Impostor scams have long been among the most lucrative for scammers.  While there are many variations of this scam, the most common variations have involved scammers calling their intended victims on the telephone posing as some governmental agency such as the IRS or the Social Security Administration.  The scammer then, under a wide variety of pretenses, demands an immediate payment by gift cards, credit card or wired funds. Being asked to pay by gift cards is a definite indication that the call is a scam since no governmental agency requests or accepts payments by gift cards.   Alternatively, the scammer demands the victim supply the phony governmental agent with personal information such as your Social Security number which will then be used for identity theft purposes.

Recently the United States Marshals Service for the Eastern District of North Carolina warned the public about a scam where people are receiving phone calls from someone posing as a Deputy U.S. Marshal in which the caller says there is a warrant for their arrest for failure to respond to a summons to appear in federal court.  The caller then tells the targeted victim that they must immediately meet the fake Deputy U.S. Marshall and pay a fine of $2,500 in cash or they will be arrested.  The phony deputy will use intimidation through the threat of an arrest, embarrassment, getting a criminal record and more to persuade the targeted victim to comply with the scammer’s demand.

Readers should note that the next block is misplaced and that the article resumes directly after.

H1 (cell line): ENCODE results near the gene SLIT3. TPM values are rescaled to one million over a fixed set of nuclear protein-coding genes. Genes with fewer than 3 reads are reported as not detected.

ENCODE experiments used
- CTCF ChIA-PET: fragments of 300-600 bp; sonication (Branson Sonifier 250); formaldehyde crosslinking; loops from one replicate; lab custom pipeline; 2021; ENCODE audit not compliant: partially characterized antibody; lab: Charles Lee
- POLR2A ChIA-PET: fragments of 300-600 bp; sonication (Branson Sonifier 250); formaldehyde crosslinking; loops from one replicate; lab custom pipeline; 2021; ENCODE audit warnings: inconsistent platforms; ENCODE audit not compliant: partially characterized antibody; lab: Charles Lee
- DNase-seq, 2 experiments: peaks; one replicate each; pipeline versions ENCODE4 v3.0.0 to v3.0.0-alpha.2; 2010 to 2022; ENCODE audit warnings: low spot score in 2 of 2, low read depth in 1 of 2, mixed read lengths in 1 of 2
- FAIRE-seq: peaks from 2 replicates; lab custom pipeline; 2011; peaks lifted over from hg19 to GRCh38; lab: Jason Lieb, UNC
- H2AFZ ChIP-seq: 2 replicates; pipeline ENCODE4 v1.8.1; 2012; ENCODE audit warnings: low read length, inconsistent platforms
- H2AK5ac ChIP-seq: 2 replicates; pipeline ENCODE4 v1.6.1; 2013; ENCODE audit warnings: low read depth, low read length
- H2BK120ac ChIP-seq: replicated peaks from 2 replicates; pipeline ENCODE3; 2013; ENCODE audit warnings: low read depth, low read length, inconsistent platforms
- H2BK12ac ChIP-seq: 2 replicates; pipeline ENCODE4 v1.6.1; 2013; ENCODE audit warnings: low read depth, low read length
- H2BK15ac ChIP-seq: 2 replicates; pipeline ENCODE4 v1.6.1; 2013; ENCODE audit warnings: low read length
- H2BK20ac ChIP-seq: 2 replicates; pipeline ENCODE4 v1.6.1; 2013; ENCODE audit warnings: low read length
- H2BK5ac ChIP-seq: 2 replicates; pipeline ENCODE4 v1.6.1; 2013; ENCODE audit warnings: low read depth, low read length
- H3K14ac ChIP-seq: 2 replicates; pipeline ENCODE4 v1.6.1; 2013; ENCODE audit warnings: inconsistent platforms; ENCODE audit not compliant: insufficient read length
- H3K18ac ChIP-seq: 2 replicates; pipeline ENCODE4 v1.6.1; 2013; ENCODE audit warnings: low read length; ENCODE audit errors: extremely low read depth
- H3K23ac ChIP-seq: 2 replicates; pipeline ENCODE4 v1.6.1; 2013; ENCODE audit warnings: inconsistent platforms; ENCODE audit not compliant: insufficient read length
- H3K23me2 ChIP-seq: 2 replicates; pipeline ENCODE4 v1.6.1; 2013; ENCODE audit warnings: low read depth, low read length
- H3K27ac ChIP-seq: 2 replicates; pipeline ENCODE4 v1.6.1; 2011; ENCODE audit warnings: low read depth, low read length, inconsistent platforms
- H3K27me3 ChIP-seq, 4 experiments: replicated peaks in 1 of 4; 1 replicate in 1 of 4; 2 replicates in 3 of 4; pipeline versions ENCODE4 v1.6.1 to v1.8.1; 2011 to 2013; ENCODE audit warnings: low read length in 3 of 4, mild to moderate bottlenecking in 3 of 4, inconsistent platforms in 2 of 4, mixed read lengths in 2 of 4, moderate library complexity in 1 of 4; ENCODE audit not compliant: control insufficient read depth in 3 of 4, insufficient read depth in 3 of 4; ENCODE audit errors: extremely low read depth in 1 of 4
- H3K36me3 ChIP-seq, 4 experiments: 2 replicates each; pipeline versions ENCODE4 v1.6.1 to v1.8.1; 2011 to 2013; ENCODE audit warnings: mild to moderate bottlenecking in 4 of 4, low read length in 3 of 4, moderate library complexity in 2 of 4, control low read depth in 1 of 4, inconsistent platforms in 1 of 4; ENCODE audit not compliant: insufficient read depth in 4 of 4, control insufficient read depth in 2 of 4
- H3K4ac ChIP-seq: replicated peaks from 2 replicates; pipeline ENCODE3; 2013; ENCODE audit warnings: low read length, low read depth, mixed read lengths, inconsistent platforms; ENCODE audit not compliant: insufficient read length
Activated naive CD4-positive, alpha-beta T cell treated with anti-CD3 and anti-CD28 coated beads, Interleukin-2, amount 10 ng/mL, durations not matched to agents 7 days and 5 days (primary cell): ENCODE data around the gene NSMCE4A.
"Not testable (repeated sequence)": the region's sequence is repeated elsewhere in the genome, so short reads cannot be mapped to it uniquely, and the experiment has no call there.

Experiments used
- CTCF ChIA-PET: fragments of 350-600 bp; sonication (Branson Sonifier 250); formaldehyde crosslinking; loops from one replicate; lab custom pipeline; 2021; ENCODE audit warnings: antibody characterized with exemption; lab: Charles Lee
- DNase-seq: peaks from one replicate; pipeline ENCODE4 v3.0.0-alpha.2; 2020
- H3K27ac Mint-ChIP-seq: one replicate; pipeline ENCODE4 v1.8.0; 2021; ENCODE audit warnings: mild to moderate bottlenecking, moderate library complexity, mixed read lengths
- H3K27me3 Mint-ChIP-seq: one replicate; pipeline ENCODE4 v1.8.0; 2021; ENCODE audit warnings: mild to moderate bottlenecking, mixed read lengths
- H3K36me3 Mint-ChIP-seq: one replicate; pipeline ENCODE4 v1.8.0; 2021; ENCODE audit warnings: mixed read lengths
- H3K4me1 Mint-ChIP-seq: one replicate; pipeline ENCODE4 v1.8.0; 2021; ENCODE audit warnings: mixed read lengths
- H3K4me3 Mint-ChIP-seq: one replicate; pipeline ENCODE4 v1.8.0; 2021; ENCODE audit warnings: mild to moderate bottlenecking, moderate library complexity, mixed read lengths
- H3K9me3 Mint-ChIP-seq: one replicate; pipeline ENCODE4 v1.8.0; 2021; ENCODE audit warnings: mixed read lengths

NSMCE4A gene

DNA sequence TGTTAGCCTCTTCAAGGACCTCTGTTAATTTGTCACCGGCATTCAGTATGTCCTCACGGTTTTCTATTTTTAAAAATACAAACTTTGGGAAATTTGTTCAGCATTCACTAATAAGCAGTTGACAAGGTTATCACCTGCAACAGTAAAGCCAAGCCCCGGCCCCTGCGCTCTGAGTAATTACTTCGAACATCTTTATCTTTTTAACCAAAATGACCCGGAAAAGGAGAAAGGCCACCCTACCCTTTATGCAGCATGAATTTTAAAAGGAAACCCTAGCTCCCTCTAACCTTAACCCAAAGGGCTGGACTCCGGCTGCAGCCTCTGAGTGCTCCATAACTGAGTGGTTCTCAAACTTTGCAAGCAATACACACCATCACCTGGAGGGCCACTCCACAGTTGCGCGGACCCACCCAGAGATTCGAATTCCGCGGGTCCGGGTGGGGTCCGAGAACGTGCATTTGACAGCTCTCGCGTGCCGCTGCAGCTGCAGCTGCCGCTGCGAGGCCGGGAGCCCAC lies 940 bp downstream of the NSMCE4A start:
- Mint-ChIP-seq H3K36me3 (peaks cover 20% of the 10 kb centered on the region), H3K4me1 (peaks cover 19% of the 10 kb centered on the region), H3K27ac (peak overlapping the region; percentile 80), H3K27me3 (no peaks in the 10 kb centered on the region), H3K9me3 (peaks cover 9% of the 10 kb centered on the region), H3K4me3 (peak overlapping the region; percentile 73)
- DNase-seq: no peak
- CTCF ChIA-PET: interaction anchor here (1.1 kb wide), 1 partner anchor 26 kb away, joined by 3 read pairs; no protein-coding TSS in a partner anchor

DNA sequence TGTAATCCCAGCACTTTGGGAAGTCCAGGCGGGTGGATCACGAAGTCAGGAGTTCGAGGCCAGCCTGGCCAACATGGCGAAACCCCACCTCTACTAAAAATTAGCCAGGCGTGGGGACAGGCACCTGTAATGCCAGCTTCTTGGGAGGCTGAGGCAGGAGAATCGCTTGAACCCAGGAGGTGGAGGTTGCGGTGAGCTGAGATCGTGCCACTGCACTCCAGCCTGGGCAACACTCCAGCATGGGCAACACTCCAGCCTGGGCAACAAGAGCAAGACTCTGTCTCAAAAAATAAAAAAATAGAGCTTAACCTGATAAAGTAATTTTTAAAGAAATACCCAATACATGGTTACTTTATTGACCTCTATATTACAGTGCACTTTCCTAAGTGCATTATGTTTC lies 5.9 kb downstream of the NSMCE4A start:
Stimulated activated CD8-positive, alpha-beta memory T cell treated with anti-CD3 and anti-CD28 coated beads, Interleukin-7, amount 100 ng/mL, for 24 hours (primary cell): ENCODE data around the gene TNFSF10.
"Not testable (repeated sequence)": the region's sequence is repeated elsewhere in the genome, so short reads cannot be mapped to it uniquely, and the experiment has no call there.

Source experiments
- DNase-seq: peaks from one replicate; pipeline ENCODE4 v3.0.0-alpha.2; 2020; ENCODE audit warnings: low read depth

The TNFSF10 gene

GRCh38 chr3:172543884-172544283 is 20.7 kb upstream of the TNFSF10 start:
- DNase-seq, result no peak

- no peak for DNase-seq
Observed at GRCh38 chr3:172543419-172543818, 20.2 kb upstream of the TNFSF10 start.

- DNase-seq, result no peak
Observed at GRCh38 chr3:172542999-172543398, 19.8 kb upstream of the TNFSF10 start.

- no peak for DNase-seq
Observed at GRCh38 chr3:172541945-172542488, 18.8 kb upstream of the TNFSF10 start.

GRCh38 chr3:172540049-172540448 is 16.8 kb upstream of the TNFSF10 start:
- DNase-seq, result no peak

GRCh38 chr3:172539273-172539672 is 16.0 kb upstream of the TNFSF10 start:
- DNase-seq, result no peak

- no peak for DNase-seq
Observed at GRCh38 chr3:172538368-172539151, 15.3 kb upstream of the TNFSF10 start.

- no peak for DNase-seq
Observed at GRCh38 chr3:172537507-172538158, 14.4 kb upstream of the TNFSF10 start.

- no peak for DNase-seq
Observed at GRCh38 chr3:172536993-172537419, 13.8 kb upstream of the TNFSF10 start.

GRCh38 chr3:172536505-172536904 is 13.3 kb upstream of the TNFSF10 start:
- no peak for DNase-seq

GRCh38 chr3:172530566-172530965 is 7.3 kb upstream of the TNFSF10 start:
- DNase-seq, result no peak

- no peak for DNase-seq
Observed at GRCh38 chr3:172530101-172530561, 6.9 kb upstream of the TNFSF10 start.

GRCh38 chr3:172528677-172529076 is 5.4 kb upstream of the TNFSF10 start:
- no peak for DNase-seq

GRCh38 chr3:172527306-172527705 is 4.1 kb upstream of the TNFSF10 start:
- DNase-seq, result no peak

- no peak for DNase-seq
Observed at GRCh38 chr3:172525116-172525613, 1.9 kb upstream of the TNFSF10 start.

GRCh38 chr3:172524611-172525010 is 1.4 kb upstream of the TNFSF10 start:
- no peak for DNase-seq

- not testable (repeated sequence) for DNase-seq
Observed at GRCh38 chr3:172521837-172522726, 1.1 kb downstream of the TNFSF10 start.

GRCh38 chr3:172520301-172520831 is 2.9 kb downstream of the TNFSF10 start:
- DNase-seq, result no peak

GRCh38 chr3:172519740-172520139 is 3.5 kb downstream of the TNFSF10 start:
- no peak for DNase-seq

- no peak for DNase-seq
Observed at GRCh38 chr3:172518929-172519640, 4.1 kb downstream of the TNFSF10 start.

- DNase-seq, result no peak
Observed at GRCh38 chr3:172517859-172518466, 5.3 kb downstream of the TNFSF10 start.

As I have often reminded you, through the simple technique of “spoofing” it is very easy for a scammer to manipulate your Caller ID to make a call coming to you appear legitimate when it is not.  Therefore you can never truly trust your Caller ID.  Trust me, you can’t trust anyone. Even though your Caller ID may indicate that the call is coming from the Office of the U.S. Marshal, the call is coming from a scammer.  It is important to note that the U.S. Marshal’s Service never collects cash fines ordered by a court.

For those of you receiving the Scam of the day through an email, I just want to remind you that if you want to see the ever increasing list of Coronavirus scams go to the first page of the website and click on the tab at the top of the page that indicates “Coronavirus Scams.”  Scamicide has been cited by the New York Times as one of three top sources for information about Coronavirus related scams.

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